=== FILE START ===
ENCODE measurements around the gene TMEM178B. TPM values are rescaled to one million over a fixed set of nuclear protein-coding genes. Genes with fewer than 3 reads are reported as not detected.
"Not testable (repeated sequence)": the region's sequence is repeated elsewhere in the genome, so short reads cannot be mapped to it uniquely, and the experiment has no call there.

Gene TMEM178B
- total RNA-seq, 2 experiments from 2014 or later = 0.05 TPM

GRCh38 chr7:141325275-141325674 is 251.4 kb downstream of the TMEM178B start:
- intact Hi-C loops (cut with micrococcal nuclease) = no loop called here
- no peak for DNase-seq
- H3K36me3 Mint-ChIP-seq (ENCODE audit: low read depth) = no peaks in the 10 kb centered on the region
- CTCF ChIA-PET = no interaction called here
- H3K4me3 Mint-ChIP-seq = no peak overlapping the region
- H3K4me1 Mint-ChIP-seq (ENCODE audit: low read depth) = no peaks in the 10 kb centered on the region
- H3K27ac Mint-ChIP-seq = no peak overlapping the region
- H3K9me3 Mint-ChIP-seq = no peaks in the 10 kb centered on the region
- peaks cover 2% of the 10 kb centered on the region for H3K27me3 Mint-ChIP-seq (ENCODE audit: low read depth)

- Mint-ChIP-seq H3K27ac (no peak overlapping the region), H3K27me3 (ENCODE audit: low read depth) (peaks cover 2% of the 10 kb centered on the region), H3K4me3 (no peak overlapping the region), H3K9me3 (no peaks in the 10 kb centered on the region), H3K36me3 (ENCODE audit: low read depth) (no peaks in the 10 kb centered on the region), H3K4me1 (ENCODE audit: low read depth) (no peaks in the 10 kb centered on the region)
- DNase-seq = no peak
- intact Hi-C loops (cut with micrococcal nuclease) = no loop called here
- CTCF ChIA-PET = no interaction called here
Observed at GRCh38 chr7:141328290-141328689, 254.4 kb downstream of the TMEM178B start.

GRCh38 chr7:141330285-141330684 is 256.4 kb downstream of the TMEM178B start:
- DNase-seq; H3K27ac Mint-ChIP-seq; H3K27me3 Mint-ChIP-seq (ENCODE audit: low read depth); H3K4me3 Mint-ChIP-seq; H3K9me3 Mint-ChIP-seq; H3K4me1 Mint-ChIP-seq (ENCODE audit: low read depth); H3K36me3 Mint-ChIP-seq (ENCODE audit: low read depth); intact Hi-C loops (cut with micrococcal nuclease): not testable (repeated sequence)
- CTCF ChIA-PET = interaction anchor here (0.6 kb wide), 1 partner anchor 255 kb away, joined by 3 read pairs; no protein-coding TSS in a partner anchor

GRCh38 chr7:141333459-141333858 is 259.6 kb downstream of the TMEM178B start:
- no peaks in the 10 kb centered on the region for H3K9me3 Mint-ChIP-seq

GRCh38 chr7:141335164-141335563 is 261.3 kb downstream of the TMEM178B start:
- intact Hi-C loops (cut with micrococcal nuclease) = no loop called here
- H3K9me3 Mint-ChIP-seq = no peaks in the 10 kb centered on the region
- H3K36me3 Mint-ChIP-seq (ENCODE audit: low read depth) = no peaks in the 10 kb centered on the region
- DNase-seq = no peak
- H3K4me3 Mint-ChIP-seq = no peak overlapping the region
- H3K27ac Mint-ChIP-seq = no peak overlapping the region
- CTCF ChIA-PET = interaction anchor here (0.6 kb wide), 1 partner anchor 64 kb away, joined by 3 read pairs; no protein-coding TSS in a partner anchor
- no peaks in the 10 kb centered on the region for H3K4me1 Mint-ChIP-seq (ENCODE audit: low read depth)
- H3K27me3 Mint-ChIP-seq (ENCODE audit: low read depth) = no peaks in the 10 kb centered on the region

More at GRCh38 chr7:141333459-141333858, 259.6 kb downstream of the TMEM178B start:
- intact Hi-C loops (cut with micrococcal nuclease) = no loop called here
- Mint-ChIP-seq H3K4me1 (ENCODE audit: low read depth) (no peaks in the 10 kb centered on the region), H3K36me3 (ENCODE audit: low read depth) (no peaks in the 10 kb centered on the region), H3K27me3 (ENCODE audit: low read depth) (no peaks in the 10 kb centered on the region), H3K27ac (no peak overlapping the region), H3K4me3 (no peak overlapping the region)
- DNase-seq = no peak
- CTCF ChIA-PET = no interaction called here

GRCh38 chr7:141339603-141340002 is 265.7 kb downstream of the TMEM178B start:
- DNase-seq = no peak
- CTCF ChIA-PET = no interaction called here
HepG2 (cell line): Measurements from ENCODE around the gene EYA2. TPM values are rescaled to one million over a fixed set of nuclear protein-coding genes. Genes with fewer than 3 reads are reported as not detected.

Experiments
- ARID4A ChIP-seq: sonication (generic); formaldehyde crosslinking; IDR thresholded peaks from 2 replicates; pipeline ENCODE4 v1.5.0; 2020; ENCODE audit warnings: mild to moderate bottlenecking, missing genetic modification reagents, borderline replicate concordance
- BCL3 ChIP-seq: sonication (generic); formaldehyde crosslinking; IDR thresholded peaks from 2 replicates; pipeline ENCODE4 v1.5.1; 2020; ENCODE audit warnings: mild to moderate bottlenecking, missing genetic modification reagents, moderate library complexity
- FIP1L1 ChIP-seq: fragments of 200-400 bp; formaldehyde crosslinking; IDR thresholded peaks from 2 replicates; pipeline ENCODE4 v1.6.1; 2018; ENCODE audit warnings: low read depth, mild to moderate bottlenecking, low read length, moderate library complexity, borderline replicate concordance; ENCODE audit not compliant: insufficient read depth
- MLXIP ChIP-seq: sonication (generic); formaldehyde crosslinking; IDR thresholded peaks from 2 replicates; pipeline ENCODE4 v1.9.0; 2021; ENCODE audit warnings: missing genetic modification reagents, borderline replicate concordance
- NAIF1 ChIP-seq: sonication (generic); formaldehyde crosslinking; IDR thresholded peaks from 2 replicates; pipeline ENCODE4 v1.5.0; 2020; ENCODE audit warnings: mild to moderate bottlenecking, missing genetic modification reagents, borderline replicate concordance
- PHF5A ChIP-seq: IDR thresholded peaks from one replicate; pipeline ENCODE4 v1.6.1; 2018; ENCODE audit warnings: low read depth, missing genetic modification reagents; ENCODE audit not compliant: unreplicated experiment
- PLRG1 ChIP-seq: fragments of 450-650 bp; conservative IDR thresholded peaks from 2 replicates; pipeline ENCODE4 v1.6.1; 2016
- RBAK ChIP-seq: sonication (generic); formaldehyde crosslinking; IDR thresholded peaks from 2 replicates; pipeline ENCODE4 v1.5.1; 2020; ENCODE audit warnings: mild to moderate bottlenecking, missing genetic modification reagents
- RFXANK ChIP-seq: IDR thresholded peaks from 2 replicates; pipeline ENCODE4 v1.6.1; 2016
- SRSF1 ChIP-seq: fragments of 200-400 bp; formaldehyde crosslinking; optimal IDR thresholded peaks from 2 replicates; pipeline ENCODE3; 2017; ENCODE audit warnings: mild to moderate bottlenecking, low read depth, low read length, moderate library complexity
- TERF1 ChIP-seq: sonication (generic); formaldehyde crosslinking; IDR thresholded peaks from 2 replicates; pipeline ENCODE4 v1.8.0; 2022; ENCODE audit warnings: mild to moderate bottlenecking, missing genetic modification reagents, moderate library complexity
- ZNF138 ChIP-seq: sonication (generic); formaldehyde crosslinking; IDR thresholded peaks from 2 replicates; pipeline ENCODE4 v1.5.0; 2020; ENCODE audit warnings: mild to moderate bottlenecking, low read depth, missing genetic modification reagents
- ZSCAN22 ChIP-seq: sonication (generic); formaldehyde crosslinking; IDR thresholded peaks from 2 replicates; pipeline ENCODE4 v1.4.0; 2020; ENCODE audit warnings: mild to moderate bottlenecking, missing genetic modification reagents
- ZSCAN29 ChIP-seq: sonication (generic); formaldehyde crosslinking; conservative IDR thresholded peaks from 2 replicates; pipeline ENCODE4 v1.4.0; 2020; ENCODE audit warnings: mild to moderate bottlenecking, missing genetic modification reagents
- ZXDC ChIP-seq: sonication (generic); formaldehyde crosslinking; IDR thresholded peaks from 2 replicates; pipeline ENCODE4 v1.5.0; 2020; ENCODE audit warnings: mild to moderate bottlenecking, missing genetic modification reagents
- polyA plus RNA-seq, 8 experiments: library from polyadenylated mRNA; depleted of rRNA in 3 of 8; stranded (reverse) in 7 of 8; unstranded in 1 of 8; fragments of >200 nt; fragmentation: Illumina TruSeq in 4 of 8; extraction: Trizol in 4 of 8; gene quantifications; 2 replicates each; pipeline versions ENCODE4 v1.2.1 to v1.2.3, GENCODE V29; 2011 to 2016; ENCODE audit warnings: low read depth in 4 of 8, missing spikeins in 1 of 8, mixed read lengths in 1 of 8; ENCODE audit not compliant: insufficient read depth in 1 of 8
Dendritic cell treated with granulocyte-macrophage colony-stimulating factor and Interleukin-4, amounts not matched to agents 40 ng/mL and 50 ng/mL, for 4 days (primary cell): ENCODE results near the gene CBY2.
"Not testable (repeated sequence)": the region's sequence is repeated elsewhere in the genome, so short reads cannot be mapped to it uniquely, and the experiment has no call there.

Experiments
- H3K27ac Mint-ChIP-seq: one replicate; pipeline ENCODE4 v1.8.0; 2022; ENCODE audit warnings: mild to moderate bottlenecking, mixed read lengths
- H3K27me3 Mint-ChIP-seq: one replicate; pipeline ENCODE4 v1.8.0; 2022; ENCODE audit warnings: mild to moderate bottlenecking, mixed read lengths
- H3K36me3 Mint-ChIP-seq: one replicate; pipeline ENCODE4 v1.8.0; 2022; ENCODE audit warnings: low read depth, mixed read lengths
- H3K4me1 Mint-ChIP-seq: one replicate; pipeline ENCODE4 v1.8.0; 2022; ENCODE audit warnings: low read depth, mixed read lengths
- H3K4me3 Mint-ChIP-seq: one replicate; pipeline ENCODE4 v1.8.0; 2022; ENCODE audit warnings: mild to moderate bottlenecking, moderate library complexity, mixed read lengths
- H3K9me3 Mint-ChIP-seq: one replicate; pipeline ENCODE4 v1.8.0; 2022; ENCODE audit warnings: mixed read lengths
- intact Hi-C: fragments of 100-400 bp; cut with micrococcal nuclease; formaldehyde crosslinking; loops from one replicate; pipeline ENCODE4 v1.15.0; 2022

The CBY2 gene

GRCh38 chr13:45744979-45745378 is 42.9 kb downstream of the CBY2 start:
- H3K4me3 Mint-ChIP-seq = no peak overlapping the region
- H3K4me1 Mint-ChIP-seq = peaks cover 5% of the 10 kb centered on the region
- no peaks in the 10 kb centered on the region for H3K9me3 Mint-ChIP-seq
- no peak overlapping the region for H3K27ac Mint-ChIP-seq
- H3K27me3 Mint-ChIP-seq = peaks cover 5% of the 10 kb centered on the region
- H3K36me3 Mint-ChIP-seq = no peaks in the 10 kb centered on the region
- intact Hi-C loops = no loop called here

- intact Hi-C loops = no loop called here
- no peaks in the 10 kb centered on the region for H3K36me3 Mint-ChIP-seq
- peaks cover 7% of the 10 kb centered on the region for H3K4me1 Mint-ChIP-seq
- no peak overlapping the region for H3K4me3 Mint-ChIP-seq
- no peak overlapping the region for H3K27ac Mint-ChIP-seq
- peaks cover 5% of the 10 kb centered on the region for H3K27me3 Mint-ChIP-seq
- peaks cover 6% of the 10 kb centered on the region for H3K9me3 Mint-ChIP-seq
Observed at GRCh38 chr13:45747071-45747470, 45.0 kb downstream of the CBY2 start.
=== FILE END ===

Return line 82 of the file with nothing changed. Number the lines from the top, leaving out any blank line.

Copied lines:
- peaks cover 7% of the 10 kb centered on the region for H3K4me1 Mint-ChIP-seq